Taxpayer-owned Royal Bank of Scotland has taken a £400 million hit for its role in forex market rigging allegations and warned there may well be more to come from this and other past banking scandals.
But a strong improvement in Irish property prices, lower bad debts and lower costs saw the bank swing from third-quarter losses of £634 million in 2013 to profits of £1.27 billion this year.
So-called conduct issues such as the forex scandal cost £780 million including a further £100 million for PPI mis-selling. RBS shares, which are 80 per cent owned by the taxpayer after its £45 billion bail-out, rose 14.7p to 380p — their highest level for 12 months.
“We are actively managing a slug of significant legacy issues,” said chief executive Ross McEwan. “For some of them the cheques are already in the post but there are plenty more bumps in the road ahead.”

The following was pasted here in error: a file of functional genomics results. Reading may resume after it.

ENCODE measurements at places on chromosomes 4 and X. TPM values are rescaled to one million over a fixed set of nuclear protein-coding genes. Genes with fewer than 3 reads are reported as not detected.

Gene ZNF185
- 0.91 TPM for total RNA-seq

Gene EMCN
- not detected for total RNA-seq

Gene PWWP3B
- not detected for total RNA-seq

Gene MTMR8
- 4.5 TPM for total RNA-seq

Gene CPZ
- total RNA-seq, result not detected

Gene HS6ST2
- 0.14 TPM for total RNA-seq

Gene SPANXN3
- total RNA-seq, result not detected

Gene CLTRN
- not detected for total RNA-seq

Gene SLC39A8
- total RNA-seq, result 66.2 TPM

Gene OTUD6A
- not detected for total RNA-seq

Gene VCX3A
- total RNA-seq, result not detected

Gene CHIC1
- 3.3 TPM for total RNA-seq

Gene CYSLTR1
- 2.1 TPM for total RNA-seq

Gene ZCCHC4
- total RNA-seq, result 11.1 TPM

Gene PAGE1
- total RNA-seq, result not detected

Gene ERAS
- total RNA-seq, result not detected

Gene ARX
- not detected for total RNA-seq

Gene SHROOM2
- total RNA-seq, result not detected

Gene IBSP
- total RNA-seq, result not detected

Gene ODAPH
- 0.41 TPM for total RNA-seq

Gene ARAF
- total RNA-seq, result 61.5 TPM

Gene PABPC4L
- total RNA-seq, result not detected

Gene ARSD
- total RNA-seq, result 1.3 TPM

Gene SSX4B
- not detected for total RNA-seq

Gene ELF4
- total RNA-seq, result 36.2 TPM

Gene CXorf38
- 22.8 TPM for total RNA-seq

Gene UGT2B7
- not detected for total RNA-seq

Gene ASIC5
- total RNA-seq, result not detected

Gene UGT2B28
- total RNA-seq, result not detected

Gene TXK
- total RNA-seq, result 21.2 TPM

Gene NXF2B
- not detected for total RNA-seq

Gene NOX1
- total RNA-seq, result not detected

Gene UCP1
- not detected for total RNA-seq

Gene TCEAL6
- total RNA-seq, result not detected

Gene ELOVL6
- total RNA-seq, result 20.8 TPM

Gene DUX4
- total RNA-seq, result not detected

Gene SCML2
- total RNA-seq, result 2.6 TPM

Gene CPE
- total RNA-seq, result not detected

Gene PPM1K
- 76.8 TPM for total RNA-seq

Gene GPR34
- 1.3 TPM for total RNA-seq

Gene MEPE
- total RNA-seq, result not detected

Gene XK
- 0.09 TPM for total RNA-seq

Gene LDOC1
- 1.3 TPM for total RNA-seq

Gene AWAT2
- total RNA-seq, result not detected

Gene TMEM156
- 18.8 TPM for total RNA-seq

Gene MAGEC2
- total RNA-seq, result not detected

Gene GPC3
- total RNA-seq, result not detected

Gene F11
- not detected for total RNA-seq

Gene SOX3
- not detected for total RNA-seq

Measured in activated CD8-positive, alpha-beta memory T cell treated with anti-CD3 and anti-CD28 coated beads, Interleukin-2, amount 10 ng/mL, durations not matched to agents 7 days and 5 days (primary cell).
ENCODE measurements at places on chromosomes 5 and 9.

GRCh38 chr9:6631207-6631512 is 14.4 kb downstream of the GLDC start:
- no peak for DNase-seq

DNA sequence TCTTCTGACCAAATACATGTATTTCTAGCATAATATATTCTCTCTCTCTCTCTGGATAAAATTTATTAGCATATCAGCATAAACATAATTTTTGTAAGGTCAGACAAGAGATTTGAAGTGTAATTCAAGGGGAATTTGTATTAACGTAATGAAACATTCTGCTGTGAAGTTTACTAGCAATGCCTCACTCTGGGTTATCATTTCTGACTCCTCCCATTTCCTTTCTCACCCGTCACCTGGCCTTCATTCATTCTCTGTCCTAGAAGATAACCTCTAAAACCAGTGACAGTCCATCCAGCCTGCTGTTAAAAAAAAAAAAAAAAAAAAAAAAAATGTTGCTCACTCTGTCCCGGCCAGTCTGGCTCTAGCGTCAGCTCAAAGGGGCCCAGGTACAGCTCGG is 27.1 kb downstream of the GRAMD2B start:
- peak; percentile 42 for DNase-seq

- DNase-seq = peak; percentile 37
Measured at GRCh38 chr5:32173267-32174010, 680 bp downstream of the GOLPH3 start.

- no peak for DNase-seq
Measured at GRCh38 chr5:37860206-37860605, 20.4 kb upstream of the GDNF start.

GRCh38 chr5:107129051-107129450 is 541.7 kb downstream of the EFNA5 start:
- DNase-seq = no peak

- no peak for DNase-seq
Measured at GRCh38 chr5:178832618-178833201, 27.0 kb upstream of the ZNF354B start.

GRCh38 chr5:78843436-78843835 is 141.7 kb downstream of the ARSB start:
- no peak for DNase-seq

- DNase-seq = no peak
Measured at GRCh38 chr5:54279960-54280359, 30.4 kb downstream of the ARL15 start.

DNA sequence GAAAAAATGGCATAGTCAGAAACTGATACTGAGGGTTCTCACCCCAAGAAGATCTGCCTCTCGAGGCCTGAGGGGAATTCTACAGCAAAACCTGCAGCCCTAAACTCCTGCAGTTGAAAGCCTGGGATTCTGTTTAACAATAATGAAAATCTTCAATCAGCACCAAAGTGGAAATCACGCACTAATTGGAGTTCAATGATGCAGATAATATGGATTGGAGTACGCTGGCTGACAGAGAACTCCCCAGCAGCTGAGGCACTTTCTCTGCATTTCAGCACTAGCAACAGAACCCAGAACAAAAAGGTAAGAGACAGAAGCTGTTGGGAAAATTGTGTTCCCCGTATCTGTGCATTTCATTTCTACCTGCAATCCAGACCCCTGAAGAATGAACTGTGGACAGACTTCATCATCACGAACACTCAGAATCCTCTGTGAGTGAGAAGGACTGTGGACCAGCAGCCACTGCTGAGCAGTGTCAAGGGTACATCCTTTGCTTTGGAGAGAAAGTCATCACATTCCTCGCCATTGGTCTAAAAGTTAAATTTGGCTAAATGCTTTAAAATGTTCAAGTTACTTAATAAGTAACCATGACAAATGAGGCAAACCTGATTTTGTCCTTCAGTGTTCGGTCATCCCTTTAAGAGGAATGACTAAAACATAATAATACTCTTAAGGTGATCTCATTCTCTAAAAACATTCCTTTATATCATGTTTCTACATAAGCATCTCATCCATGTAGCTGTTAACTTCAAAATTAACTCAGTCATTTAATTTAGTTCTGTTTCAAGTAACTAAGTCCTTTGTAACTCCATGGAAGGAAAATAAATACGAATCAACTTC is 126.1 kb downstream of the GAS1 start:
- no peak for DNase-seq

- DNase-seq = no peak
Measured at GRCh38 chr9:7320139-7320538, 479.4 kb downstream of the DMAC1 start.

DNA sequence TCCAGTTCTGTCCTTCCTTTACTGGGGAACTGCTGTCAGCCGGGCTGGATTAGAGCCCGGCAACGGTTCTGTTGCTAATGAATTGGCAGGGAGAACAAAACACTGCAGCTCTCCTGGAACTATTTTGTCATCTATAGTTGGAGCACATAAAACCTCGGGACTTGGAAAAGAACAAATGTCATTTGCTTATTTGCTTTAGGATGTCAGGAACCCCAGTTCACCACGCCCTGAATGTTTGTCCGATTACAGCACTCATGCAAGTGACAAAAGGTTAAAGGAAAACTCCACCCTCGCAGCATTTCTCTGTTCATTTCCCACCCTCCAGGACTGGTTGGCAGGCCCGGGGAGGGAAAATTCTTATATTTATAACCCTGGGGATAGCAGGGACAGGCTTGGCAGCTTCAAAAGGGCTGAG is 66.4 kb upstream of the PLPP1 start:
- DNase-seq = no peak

RBS, with five other banks, is near reaching a deal with the Financial Conduct Authority and some US regulators over the forex scandal but will still have to deal with others at a later date.
It also has outstanding cases against it over US mortgage-backed securities and the IT collapse two years ago. McEwan said: “We cannot make any firm provisions on legacy issues until we have some fairly clear numbers and discussions going on with the regulators.”
Video: The latest business news
He also said RBS would not pay a dividend until its key core tier 1 capital ratio is up from today’s 10.8 per cent to above his 2016 target of 12 per cent.
He said: “There’s no way we will pay a dividend until we are well above that 12 per cent target.”
Analysts feel there is little chance the Government will sell its first tranche of RBS shares before next year’s election.Reuse content